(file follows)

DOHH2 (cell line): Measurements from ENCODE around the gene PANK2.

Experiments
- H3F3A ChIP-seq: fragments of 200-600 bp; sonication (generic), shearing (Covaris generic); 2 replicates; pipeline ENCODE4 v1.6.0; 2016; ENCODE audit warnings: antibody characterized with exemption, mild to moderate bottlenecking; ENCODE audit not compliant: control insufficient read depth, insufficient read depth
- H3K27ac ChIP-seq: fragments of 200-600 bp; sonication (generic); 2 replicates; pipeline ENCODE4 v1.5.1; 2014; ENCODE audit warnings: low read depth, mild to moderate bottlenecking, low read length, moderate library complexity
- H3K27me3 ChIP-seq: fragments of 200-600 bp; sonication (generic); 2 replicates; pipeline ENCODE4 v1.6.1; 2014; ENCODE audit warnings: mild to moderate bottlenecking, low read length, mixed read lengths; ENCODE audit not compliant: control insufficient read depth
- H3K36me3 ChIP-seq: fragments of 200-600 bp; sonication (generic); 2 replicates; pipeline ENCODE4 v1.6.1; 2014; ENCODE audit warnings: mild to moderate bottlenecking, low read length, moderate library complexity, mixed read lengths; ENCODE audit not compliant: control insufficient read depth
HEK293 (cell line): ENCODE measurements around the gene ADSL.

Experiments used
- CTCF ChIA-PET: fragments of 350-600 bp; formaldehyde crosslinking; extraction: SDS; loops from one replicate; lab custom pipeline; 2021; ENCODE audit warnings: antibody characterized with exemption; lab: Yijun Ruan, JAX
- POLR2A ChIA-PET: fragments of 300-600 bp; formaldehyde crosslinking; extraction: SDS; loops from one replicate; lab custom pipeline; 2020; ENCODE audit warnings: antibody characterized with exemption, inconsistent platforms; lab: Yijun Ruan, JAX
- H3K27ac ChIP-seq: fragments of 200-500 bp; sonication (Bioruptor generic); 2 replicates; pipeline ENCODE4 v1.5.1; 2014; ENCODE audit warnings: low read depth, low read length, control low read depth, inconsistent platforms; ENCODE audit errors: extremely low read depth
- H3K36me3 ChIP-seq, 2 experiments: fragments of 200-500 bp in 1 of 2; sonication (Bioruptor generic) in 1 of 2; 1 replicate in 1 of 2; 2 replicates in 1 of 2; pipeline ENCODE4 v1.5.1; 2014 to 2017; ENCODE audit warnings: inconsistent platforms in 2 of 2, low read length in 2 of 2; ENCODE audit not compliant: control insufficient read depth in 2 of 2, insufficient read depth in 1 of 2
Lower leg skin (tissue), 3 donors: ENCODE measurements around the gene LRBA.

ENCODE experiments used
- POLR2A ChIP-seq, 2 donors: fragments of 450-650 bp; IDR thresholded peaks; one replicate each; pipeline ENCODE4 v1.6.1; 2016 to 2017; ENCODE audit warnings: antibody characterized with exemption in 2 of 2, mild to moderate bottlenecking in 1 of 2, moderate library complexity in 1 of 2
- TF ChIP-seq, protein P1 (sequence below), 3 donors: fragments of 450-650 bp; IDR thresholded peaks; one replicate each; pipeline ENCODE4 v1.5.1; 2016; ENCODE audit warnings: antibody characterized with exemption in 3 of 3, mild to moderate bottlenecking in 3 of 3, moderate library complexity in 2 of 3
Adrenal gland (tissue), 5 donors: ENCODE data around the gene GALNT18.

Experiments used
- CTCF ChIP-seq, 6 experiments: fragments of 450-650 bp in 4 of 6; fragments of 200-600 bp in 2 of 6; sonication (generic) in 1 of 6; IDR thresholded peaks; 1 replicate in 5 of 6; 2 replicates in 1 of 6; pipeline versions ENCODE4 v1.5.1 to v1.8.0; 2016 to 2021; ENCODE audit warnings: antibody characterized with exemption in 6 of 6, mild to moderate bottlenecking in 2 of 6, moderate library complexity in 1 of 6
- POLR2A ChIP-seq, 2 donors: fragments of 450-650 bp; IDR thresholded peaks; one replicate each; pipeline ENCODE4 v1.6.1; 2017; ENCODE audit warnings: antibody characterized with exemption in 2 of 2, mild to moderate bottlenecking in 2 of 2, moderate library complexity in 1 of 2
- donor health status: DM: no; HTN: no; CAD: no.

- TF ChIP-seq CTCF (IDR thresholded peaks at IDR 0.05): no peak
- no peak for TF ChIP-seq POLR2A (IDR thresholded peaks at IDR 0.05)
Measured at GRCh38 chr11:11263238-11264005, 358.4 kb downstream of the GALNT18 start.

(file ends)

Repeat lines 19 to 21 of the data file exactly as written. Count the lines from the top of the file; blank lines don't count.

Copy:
- CTCF ChIP-seq, 6 experiments: fragments of 450-650 bp in 4 of 6; fragments of 200-600 bp in 2 of 6; sonication (generic) in 1 of 6; IDR thresholded peaks; 1 replicate in 5 of 6; 2 replicates in 1 of 6; pipeline versions ENCODE4 v1.5.1 to v1.8.0; 2016 to 2021; ENCODE audit warnings: antibody characterized with exemption in 6 of 6, mild to moderate bottlenecking in 2 of 6, moderate library complexity in 1 of 6
- POLR2A ChIP-seq, 2 donors: fragments of 450-650 bp; IDR thresholded peaks; one replicate each; pipeline ENCODE4 v1.6.1; 2017; ENCODE audit warnings: antibody characterized with exemption in 2 of 2, mild to moderate bottlenecking in 2 of 2, moderate library complexity in 1 of 2
- donor health status: DM: no; HTN: no; CAD: no.